Saturday, Nov. 29


Cats, dogs, birds, rodents and reptiles are just some of the things that will walk and crawl at Lenexpo convention center this weekend as part of Zooshow, a two-day exhibition featuring not only mans best friends but a four-legged fashion show, as well as a food fair that will help pet owners find out more about which kibbles are best for their hungry pets.



Sunday, Nov. 30


Remember the 75th anniversary of the beginning of the Russo-Finnish war in 1939 during todays reenactment titled Winter War: How it Was. More than 200 people will take part in recreating the opening salvoes of the battle for the north in Kamenka, a small village situated between Vyborg and St. Petersburg, using authentic equipment and vintage vehicles from the era. The faux battle begins at 2 p.m.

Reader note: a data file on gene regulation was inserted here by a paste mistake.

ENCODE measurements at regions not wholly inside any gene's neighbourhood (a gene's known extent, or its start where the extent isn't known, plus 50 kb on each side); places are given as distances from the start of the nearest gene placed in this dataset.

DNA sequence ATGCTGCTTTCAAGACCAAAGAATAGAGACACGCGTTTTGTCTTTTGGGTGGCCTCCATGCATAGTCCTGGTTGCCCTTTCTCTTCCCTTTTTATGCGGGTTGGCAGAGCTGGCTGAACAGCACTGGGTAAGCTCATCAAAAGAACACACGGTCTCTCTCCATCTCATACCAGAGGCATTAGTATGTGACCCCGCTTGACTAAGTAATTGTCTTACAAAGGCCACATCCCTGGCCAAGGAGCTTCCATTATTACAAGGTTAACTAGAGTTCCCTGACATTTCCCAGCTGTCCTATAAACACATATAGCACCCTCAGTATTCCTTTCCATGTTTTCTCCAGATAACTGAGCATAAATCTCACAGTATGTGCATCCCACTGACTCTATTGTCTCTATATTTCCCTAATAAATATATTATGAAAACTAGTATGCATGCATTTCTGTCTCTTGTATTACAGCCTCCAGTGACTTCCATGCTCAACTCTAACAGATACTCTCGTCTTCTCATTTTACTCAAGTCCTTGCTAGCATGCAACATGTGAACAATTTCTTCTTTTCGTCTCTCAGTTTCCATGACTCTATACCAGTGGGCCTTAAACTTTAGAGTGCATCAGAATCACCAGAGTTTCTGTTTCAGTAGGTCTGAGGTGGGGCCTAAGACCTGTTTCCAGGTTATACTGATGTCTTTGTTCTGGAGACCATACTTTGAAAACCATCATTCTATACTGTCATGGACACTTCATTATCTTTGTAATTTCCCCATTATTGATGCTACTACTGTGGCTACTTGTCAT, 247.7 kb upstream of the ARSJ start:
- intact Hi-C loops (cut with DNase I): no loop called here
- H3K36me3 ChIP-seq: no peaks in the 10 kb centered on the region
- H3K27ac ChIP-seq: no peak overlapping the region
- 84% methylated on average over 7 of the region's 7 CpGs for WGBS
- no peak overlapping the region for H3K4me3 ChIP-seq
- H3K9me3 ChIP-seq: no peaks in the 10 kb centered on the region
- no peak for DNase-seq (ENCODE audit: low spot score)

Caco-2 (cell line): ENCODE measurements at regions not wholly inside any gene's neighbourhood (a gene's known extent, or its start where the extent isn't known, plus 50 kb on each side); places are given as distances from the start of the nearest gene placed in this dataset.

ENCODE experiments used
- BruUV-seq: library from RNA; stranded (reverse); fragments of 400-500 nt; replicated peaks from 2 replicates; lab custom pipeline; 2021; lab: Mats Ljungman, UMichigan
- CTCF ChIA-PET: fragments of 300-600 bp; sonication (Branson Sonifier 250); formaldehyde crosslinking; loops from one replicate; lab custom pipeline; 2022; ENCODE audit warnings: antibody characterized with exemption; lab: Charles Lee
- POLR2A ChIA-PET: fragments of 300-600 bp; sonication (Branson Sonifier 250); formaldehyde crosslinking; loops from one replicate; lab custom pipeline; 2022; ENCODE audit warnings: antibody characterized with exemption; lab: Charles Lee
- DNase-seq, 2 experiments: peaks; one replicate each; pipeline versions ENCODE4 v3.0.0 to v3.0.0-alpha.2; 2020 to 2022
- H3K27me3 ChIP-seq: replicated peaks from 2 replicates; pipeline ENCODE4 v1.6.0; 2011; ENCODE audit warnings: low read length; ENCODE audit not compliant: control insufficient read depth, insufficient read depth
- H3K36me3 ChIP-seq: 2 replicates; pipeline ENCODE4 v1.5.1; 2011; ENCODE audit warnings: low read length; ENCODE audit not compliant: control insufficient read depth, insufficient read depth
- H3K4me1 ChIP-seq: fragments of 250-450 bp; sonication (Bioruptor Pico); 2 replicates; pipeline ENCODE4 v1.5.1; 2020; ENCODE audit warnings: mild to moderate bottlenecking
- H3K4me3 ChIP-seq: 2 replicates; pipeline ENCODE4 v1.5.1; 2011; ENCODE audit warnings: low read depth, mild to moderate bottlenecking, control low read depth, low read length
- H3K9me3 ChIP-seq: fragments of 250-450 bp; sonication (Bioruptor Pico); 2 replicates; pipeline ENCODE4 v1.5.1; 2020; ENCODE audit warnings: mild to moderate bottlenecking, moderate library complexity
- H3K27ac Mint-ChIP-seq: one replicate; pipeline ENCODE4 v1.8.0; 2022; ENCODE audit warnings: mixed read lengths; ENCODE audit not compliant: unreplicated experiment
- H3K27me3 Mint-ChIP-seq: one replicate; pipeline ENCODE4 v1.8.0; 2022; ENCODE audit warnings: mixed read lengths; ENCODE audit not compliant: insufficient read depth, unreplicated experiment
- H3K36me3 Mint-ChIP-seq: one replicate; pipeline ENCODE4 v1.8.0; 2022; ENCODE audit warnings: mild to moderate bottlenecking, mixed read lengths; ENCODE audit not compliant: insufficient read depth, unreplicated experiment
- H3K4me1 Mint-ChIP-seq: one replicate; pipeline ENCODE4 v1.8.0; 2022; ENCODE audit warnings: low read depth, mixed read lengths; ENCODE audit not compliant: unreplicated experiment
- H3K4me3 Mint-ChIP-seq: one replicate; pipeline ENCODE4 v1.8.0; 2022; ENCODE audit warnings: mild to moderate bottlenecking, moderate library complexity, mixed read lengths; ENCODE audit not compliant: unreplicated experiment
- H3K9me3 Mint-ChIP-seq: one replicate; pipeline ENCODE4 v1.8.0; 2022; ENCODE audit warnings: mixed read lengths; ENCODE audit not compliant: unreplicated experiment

Monday, Dec. 1


Serbia filmmaker Emir Kusturica is the featured guest this evening at the Lensovet Palace of Culture the Petrograd Side. Fans of the director will get the chance to watch his movie Black Cat, White Cat, as well as ask questions about his award-winning filmography. Tickets for the event, which starts at 7 p.m., start at 2,000 rubles ($42.50).



Tuesday, Dec. 2


Today is the final day of Takoy Festival, a three-week program of plays based on the works of Dostoevsky, Remarque and other famed European writers, whose work is transcribed for theatrical performances. Tonights festival finale is Fathers and Sons, a two-act drama staged by the Novosibirsk Academic Drama Theater based on Turgenevs classic about familial relations.